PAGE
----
It is otherwise with the angelic spirits. They, inasmuch as they are in the Grand Man, perceive and think from an interior ground, when heaven is opened to them; wherefore also their ideas are most beautiful and delightful representations, and [being conjoined] with wisdom and intelligence, they are in the [clearest] light. - 1748, October 21.


THAT MEN ARE KEPT IN THE SOCIETY OF SPIRITS. All men whatever are kept, through the medium of subjects, in some society of spirits - apart from which one could not live - and that too in a society suited to the nature of each; so that if we suppose a thousand men at once, each one of them is kept in his own society. And as there are common principles [communia] of all things, so also of societies, of which a commune [communis] embraces a number [of single societies]. Between these there is a communication according to the Lord's disposal; thus each man [is placed] in a common society according to his nature, or according to the nature of that principle which there prevails; in others according to the varieties of his life. To these societies there exist opposites, for the equilibrium of all things is sustained by opposites, as experience has abundantly proved.


That the evil and deceitful communicate their ideas before they know who are there, and how many; and that all are kept to a certain end, and thus conjoined - for evil ends also conjoin, whereas if they should know in the other life their associates, and were not held to common ends, one would rush upon another, as everyone wishes to domineer over another, and to destroy another - [all] this was perceived. - 1748, October 21. 3642-1


In what manner many [spirits] thinking diversely from each other are made to think alike, was illustrated - as it was also said to spirits - from the case of one speaking, for instance, in great meetings and in churches, who would hold many in the thought of the things which he utters, and then everyone thinks similarly, and can discourse with others concerning the same topics. This [was said] solely for the sake of illustration, for thus the spirits perceived it better.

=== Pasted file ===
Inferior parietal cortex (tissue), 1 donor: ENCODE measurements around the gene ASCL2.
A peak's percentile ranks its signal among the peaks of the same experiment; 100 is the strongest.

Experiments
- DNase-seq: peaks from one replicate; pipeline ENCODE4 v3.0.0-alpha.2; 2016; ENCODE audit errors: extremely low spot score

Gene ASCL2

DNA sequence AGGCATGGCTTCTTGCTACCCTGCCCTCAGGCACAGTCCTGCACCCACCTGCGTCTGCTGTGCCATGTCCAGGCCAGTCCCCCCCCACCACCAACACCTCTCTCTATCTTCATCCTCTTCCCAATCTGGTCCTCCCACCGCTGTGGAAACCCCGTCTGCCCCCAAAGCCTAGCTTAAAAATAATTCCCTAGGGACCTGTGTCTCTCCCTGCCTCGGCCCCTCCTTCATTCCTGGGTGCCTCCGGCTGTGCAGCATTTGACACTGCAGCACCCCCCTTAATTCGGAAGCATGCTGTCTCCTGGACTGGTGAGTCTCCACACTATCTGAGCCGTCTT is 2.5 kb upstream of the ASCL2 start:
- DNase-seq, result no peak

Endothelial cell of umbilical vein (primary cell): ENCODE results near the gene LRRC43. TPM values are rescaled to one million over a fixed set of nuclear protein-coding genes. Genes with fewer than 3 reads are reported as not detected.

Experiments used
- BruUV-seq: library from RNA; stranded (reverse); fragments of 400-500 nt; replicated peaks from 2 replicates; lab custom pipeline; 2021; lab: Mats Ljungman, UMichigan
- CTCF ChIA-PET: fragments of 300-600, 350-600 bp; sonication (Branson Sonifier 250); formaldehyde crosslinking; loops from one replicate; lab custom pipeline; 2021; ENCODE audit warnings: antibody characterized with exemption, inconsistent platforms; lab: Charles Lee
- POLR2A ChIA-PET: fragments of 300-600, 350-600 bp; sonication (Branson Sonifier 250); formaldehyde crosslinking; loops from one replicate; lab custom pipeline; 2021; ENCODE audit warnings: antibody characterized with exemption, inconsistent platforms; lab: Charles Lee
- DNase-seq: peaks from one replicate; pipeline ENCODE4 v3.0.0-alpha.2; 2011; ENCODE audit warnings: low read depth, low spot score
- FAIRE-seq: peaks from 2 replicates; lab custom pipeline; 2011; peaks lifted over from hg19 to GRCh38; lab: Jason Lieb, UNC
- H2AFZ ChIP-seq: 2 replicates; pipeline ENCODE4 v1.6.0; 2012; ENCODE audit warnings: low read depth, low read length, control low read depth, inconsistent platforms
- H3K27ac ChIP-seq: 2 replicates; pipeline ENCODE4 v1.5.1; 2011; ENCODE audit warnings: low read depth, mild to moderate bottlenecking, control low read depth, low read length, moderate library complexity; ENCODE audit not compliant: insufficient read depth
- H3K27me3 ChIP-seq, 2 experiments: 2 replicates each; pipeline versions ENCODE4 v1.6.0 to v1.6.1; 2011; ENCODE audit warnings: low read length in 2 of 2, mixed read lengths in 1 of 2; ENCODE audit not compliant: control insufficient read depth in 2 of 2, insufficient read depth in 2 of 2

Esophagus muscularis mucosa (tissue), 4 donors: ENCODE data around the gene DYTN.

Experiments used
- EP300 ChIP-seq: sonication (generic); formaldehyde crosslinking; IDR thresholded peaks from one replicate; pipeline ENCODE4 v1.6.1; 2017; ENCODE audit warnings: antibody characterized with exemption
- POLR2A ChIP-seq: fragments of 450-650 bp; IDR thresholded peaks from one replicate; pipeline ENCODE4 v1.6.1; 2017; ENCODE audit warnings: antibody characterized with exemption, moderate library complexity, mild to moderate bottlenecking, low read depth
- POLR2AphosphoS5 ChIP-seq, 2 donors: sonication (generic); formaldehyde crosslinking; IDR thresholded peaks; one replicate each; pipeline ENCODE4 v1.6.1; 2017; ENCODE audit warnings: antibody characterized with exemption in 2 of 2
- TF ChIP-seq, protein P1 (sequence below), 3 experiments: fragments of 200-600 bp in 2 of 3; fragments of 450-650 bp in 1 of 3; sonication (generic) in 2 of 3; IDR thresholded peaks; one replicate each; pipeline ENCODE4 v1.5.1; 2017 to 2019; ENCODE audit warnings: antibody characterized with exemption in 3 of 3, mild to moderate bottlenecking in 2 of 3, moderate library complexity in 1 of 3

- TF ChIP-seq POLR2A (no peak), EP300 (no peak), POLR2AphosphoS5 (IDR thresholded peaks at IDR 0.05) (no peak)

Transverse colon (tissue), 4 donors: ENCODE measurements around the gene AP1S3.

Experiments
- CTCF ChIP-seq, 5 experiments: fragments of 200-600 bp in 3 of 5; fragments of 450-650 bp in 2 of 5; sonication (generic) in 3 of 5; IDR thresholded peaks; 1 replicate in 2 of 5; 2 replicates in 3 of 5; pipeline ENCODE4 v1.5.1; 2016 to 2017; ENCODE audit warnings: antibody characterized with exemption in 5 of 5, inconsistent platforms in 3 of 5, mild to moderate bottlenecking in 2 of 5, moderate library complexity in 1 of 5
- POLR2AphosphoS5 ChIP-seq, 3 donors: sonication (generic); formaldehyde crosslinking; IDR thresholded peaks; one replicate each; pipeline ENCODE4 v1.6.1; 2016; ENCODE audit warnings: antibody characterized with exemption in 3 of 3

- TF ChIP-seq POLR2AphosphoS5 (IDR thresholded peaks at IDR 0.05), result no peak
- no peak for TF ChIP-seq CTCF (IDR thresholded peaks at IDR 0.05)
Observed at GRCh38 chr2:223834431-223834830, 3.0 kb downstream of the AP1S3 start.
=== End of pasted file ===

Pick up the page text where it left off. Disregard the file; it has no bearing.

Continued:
CONCERNING DISTANCE IN THE OTHER LIFE. Spirits began to doubt whether it were a fallacy or an appearance, that spirits seemed to be present about the body, at the right, the left, close by, within, c., thinking [but not being sure] that such was their real position. But it was by thought answered them, that it is thought which conjoins; for to thought there is neither place nor distance, as neither is there to sight, except from objects interposed. What effect thought produces in the other life may appear from ideas, which conjoin, whence arise societies of similars; and also from phantasies, since a phantasy can cause one to appear above when he is below, and below when he is above, and so on - what thought alone does not do - according to the quality of anyone, for places are allotted in the other life by the Divine disposition according to the nature and genius of each. Wherefore when thought is perverted, or is perverse, one appears to himself to be elsewhere [than where he is] which is then a fallacy; but when the place is constant to them, it is an appearance. - 1748, October 21.


THAT IN THE WORLD OF SPIRITS EVERYONE THINKS ANOTHER TO BE NOTHING. Whatever spirits speak by a subject, they each one of them think the subject to be nothing, but that it is he himself who speaks through him. The subject [on the other hand] thinks it to be himself who speaks, and those who speak through him to be nothing. In this light everyone in a society of evil spirits views another, because they are in a similar idea, each one considering it to be himself who thinks. Wherefore it was given to ask them, when they resented, as they usually do, the idea of being nothing, whether they now thought another to be nothing, and those that were questioned replied that they thought the subjects to be nothing; and when he who answered was himself made a subject, and others were interrogated respecting him, they said he was nothing, for they thought themselves to be everything. Thus it could be followed up from one to another, and everyone, while he deemed himself everything, was accounted as nothing by the others. Wherefore it was inquired of them why they were so indignant, when others said of them what they said of others, and when the whole multitude of evil spirits said of their companions that they were nothing, thus each of all the rest, that compared with themselves they were nothing? In view of all this, since the fallacy was such, were they not all nothing in comparison with the Lord, who alone is life? -l748, October 21.